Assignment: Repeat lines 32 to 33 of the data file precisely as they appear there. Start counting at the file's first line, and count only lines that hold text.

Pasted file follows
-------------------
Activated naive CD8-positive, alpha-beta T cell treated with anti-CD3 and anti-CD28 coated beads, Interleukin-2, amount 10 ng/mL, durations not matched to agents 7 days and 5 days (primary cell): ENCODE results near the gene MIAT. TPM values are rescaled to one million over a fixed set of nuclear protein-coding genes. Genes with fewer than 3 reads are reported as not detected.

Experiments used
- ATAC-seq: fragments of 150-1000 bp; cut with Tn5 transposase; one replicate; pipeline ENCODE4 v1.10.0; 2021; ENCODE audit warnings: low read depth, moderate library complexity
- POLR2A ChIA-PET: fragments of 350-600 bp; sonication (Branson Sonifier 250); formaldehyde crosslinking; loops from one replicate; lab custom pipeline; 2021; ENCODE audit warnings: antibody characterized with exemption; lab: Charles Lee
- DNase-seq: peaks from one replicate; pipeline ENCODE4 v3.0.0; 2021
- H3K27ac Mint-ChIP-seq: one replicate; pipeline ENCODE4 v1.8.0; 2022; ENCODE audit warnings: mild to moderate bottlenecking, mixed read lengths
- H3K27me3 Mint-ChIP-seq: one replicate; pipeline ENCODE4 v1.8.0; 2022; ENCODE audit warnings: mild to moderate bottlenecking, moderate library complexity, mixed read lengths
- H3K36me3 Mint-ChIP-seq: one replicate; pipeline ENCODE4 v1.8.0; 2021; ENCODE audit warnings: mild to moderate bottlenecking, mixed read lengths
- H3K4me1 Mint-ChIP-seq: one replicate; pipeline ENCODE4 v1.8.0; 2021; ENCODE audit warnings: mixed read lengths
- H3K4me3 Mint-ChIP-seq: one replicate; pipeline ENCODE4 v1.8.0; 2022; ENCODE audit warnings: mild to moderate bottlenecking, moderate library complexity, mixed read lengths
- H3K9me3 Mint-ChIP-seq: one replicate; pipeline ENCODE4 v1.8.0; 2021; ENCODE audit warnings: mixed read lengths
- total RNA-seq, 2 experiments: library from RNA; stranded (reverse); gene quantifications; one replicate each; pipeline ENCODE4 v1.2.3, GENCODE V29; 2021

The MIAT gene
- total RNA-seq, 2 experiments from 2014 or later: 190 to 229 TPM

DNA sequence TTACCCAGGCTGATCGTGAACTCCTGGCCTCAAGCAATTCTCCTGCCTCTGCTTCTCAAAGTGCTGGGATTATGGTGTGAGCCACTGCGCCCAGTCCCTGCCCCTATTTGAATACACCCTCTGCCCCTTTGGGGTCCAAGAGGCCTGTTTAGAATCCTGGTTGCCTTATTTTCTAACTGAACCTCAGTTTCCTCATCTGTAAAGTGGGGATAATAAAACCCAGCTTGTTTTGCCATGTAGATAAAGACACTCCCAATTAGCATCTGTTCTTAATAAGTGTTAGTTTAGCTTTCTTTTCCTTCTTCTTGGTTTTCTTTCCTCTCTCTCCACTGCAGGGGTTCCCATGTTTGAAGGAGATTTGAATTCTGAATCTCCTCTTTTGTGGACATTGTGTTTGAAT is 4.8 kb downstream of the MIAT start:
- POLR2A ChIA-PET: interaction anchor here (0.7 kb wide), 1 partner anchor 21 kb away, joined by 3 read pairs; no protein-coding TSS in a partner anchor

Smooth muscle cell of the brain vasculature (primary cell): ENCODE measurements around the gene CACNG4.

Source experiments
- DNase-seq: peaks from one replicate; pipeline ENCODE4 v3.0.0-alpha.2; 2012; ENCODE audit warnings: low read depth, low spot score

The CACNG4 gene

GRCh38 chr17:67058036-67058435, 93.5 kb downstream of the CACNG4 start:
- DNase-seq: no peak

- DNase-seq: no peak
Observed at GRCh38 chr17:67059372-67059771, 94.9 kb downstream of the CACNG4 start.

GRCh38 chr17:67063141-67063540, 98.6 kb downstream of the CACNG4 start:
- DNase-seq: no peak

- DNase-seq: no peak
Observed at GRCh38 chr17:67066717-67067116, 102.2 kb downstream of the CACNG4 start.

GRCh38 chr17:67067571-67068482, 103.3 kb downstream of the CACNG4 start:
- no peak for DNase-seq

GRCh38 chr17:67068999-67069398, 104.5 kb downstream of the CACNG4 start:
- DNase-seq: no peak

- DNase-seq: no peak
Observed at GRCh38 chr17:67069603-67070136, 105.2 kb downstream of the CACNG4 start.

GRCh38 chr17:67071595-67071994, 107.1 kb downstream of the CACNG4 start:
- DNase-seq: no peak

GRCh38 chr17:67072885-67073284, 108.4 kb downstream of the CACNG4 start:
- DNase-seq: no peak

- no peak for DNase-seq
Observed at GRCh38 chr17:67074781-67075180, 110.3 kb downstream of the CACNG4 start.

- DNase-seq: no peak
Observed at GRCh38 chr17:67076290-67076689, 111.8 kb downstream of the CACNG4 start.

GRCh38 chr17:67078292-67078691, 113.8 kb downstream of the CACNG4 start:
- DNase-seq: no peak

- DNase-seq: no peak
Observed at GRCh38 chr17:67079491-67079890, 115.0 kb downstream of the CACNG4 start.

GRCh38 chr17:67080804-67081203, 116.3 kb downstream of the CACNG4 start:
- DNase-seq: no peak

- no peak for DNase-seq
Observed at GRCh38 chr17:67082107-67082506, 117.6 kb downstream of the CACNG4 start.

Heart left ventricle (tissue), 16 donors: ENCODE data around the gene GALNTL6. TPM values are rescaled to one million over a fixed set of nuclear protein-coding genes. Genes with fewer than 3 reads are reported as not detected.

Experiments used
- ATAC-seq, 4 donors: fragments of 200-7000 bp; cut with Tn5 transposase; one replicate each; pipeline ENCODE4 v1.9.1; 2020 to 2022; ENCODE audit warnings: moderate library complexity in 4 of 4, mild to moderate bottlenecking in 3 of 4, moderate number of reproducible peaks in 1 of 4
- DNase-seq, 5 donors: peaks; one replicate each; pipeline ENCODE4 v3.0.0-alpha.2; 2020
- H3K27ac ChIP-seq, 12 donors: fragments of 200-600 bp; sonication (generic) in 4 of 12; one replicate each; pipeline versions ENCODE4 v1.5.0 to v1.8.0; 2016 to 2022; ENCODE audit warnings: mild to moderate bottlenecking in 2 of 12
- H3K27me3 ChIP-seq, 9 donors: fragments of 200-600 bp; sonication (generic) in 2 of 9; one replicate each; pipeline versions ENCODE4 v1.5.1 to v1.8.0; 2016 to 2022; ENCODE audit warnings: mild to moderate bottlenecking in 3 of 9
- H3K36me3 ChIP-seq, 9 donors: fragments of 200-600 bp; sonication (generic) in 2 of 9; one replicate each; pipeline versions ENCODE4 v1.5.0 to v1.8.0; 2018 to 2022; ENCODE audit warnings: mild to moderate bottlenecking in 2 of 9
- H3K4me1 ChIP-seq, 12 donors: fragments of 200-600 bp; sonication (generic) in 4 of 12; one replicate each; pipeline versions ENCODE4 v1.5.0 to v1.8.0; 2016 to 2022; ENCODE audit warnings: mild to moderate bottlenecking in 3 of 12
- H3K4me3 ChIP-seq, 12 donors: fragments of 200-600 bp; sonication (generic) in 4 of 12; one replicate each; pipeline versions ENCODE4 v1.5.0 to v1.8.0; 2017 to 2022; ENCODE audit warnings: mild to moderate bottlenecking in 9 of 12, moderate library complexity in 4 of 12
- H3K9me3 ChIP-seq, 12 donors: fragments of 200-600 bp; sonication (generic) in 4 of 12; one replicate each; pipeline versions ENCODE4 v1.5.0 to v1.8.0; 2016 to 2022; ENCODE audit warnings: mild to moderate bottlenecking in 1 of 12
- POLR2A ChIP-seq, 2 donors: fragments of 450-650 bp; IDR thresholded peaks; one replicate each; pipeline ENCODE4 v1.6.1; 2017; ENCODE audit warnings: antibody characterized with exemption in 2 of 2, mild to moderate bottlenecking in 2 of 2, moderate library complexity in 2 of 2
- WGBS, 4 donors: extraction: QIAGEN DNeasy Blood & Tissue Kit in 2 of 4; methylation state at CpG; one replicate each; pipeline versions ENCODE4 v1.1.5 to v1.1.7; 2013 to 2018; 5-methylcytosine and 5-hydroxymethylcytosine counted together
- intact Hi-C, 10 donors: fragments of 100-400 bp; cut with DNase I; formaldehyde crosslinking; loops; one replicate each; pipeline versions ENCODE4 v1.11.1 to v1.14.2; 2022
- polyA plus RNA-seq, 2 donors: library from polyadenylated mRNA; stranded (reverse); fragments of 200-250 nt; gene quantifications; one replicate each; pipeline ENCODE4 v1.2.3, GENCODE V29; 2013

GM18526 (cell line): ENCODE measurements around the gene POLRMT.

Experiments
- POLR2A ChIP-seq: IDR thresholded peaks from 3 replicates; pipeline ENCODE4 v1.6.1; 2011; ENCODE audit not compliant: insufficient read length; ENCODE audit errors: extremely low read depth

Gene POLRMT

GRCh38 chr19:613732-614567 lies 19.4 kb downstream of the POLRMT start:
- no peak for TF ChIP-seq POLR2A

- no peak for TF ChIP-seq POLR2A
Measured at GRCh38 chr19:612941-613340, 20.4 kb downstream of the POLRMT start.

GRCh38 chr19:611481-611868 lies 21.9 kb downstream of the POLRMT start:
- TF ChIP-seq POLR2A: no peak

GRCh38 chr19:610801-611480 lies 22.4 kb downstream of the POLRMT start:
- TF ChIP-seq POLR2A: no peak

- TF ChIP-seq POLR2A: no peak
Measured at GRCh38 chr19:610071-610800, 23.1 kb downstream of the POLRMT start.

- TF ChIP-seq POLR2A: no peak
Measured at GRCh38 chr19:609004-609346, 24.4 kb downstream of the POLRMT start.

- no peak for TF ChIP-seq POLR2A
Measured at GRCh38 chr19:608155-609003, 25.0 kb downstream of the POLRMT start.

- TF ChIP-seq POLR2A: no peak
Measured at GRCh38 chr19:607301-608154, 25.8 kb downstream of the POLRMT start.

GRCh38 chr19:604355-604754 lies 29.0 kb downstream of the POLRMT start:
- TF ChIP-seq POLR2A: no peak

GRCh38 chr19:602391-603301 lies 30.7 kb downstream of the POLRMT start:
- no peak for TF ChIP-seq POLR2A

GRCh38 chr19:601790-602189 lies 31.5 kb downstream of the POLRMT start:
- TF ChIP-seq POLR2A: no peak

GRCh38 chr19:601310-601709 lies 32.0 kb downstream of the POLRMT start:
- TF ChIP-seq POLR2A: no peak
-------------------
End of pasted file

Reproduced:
- DNase-seq: no peak

- DNase-seq: no peak